LA Philharmonic, Avery Fisher Hall, New York

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Esa-Pekka Salonen is what the columnists call a hot property. Although nearing his 49th birthday, he still registers impetuous youth on the podium. A technician who unties the nastiest of technical knots with laughing ease, he seems to favour vitality over introspection. It hasn’t tarnished his popularity.

He has headed the Los Angeles Philharmonic since 1992, leading some observers to think – incorrectly – that this distinguished orchestra was just a collection of Hollywoodish hacks before his arrival. In 2008 he takes over the Philharmonia in London, and he plans to forsake California the following year. It remains to be heard whether the shift will facilitate his often-expressed desire to spend more time composing, less time conducting.

In February he made a characteristic splash as guest with the New York Philharmonic, offering a showy programme of Ravel, Mussorgsky and, yes, Salonen. Bravado über Alles. Sunday he came back, this time with his Angelenos, and offered a similar success-formula: Ravel, Prokofiev and, yes, Salonen.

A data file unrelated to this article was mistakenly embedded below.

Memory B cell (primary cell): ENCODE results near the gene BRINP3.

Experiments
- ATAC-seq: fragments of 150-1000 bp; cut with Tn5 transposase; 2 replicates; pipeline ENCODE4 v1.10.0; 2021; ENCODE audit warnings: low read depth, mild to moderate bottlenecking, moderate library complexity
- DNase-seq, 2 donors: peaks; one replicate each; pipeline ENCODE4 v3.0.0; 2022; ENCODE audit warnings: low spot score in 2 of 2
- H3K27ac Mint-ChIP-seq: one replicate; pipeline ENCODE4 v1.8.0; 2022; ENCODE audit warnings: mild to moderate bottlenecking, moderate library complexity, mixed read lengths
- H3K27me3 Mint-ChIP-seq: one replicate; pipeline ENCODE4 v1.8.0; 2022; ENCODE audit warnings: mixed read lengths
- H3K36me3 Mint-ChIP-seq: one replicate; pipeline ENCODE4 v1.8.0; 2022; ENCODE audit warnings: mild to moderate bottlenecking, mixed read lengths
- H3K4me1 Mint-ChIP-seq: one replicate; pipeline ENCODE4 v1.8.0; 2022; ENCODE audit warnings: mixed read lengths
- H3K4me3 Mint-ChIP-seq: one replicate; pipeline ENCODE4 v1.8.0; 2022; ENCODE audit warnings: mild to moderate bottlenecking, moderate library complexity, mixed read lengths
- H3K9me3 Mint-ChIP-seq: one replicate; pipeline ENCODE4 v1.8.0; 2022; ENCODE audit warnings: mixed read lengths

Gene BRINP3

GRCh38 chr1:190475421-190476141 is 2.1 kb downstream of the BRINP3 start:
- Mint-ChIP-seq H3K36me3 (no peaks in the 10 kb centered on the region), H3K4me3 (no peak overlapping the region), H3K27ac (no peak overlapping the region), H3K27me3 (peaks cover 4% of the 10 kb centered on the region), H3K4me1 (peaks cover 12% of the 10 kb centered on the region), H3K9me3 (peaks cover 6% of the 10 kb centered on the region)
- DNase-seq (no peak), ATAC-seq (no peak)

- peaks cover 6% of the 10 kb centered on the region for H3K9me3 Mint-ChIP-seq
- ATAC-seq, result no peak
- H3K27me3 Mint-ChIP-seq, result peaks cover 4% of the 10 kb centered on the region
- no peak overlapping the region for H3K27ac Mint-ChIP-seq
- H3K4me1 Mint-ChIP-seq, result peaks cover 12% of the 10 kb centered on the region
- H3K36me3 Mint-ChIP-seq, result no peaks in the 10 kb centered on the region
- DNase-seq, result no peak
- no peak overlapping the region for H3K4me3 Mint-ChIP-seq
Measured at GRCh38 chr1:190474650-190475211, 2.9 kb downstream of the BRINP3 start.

The centrepiece cast Jean-Yves Thibaudet in Ravel’s “Concerto for the Left Hand”. He dashed through the calibrated intricacies fiercely, with expressivity bordering on brutality, yet never sacrificed accuracy or poise. It was a dazzling achievement, brashly enhanced by Salonen.

The dynamic-Russian nod involved excerpts from Prokofiev’s Romeo and Juliet, violent pomp outweighing delicate circumstance. As if responding to past assertions that his view of the ballet tended toward chilliness, Salonen allowed some sentimental dawdling in the love music. The contrast proved effective, even when it implied exaggeration for its own sake.

Salonen’s creative, as opposed to recreative, contribution took the form of an overture of sorts, entitled Helix. A New York premiere, it had been commissioned by the BBC in 2005. Despite Salonen’s self-conscious annotation – intellectual analysis about an accelerando that refuses to speed up and a structure inspired by a spiral – the nine-minute exercise deals inventively in clangorous churning. Textures thicken, motives entwine, rhythmic stresses increase until the ultimate climax, which the composer calls “manic”. Then the thunder stops. Eine kleine busy-musik.
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